And that was kind of like- it had kind of been happening. We could be an adding to it. And over the year more of that's happened. I wanted to kind of put a focus on that because it's something more relatable to pretty much use it, then blocks it. And it shown that you can really rapidly build a patterns and from, and maybe I'm slipping into the default theme with patterns, but honestly it feels like a theme that's kind of running here, but I go that the panel directory is a great news story to kind of start us off

David Bisset: And you may have said so-

Tammie Lister: April, April was the sort of things were happening before, but there was a post on the 28th of April on make matter.

David Bisset: So it was April and man, it seems like we've been talking about this for a long time. We're recording this in 2022 also is not helping much, even if it's the 5th of January, anytime there's a new directory and let's be honest.

What other new directories as WordPress had. I mean, even the concept of a new directory blows a lot of people's minds because I can't remember when the theme and plugin directories came into being, but it's kinda like, yeah, it's been a

Tammie Lister: while. And I mean, this is the 2022 news, but now it's opening up the patent actually.

So it's a whole year span, pretty much from existing to having submission to now being open up for people to start adding. Um, but it's just really exciting.

David Bisset: All right. Well, good, good, good. Will anybody who had that scratch that off your list. Good. Good job. Good first pick there, Tammie. Thank you very much.

Um, Malcolm, you're up next? What is your, um, first round pick?

Malcolm Perotti: My first round pick is actually going to be the gravity forums. 2.5 update that happened in April as well of 2021. That overhauled UI, uh, changed how I use gravity forms that helped a lot of people kind of, um, use gravity forms more efficiently.

Uh, it had a focus on accessibility. I mean, I don't, from my perspective, I don't know how much the accessibility changes really help people. For me like gravity forms is like one of the first plugins I install in pretty much every WordPress install, this, this UI update just made it so much easier to lay out pretty forms.

It made it so much easier just to interact with it. It made it feel more like, you know, day-to-day WordPress. And I think it was one of the most impactful changes that they could have made. And, uh, because it's the plugin, my go-to plugin for collecting user data for like anything. Um, it was just kind of a really important thing for me and the users and clients that we have.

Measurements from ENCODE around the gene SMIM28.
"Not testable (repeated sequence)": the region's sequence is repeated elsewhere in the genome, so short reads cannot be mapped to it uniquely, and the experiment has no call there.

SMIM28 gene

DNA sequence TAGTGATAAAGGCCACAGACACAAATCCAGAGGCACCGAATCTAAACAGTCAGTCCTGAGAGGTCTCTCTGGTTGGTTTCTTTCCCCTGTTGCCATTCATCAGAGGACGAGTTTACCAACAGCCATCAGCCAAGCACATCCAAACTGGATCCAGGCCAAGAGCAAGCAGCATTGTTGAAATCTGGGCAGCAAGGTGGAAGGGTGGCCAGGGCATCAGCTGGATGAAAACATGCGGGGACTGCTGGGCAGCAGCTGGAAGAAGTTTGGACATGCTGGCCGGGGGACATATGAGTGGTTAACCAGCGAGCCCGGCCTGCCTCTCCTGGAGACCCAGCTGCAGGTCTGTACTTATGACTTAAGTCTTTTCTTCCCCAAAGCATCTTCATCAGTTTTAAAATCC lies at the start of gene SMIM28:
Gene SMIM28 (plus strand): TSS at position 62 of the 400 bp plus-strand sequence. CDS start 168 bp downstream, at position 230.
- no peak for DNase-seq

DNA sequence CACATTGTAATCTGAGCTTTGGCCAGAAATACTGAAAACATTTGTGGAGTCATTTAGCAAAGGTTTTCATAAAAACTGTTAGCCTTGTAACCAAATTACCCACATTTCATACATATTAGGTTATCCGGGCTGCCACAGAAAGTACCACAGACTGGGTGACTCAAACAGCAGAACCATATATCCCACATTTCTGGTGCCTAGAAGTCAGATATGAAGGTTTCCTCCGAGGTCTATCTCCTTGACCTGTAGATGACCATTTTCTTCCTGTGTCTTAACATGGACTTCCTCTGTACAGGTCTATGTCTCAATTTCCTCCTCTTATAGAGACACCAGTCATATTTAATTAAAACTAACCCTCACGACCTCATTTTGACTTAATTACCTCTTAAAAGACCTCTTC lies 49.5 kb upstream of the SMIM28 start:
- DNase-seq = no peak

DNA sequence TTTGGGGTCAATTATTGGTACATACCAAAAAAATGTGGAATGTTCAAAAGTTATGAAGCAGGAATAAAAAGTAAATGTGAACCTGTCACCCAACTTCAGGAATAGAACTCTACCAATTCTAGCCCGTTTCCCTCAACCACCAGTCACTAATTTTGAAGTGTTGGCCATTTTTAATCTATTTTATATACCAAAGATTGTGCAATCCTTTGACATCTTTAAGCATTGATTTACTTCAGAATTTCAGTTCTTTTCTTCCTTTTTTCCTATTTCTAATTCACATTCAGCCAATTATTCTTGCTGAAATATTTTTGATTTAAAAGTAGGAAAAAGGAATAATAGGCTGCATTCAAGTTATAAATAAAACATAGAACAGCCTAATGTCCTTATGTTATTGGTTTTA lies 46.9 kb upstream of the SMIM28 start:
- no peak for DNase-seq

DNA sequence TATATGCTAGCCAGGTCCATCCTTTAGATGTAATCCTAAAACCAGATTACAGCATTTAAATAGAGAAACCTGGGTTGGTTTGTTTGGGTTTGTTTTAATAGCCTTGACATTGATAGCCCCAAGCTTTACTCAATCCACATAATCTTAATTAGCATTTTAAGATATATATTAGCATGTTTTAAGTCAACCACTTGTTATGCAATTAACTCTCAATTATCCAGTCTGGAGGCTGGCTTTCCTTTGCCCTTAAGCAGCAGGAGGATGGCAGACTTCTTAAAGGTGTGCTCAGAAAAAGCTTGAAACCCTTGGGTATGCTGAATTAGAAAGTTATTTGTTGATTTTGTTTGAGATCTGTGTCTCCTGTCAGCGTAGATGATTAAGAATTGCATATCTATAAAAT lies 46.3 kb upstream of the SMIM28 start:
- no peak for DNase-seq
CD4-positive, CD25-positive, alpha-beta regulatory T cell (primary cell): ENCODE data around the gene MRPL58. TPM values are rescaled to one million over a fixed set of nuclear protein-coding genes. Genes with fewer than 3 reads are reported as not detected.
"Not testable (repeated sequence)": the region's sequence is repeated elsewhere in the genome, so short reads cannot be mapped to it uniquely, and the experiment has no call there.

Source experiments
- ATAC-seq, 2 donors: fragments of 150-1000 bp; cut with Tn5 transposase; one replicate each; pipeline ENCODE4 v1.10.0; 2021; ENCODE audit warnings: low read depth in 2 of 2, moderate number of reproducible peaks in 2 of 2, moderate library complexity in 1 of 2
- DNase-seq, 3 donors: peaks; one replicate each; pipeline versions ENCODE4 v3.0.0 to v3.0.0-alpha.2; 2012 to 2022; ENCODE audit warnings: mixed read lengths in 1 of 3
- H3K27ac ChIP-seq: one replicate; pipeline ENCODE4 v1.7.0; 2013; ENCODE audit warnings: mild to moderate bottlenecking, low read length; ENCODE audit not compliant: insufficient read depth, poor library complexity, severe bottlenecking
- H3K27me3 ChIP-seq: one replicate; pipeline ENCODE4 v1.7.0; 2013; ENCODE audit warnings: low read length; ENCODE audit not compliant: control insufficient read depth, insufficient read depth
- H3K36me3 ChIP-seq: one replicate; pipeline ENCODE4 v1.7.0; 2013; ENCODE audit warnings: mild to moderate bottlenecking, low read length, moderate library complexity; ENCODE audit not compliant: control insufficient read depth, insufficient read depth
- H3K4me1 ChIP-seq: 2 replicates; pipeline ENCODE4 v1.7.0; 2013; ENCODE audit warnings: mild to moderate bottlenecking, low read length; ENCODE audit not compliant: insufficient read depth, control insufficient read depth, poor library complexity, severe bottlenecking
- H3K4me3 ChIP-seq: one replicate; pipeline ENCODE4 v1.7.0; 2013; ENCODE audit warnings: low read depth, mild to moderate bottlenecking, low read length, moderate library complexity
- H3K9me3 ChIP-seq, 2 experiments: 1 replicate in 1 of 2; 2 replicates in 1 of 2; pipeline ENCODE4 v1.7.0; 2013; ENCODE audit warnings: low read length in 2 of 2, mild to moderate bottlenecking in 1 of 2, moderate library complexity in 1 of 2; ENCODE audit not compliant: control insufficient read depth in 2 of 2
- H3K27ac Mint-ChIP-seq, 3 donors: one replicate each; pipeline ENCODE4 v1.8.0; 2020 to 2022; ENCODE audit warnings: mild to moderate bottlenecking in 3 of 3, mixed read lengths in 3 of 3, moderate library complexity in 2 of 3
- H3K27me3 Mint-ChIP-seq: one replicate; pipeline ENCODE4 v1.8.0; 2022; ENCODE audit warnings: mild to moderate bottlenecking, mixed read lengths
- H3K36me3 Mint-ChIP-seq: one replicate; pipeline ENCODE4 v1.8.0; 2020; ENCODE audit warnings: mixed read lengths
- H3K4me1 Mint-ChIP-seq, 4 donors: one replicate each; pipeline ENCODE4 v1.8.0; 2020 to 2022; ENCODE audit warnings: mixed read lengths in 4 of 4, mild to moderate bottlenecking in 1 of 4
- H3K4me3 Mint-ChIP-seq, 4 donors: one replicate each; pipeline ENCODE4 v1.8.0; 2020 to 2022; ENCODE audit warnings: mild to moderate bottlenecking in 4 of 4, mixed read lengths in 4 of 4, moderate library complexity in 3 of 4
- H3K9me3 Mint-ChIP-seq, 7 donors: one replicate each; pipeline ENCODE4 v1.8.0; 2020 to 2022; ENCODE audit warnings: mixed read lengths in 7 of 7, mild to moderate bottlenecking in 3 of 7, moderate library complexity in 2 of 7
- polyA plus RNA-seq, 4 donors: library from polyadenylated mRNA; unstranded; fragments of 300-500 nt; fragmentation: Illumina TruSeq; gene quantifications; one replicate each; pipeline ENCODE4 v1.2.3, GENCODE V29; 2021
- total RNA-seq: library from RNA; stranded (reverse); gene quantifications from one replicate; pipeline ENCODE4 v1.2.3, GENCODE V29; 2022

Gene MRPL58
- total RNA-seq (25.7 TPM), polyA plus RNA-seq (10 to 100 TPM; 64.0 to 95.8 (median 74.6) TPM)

So that, that huge overhaul that they did for gravity forms, 2.5, um, would be my top story.

David Bisset: That was the first commercial plug-in I ever purchased, uh, or I had a license for. And that was you're talking like maybe 12, 13 years ago maybe. And their design was definitely the most radical that I've seen throughout it.

I think they obviously went for a more block based approach, but it really was. All that different to me. So have you been using gravity forms for awhile? It wasn't too radical.

Malcolm Perotti: Yeah. And I think the, the big advantage that it gave you as the ability to start really, truly laying out your forms, um, the original format or from version 2.4 and below was really about like a, um, vertical structure form where you could kind of do a little bit more horizontal stuff and put things next to each other and split the form in half and kind of do a little bit more design-related stuff.

I think one of the things that has always held people back from using gravity forms, especially over the last year or two as other competitors have really moved very well in that space is the design aspect of the forms. And so to see them start taking that a little bit more seriously was, was a good change.

David Bisset: So

Nathan: is that, is that

David Bisset: allowed? Oh yeah, this is a discussion. Oh, okay. I'll privately shame you in zoom, zoom chat, but otherwise,

Nathan: Don Malcolm, do you, do you feel that they were kind of behind the curve a little bit? Do you think their update came a couple of years too

Malcolm Perotti: late? For sure. I think that, you know, in terms of the ability to, as a developer to work with gravity forms, they've always been kind of ahead of the curve there, in my perspective, their hooks and, and things like that have been very generous.

And how much control you have the ability to build your own? Add-ons very easily was always very, um, powerful. but in terms of the, the design language of forums and the control of forums, I think they kind of leaned too much on their community to kind of fill that gap and it let them kind of near right lag behind a lot of other competitors in the space.

And I still to this day feel that they're a little bit behind some of their other competitors in the. Um, true design control and you still kind of have to use some third-party ad-ons to really do really beautify gravity forms without knowing how to develop a code. Um, but I think it's come a long way and I look forward to seeing them continue to push that.

Amber Hinds: I mean, it's nice not to have to explain CSS classes to clients, right. That's how you had to do it before. This is how you put things in columns.

David Bisset: Uh, speaking of now, Amber, now that you've spoken up, it just so happens. You're next? Thank you very much, Malcolm for that one, Amber, what's your first round pick.

Amber Hinds: Yeah, so I will say that one was not my first round, but it was on my list. So my first round, I think the thing that really got the most attention was, uh ACF asking lifetime users to buy a subscription. I see. It's interesting because I am a lifetime. Like, I mean, I bought a lifetime license. I don't know what, in 2011, it was long time ago, but.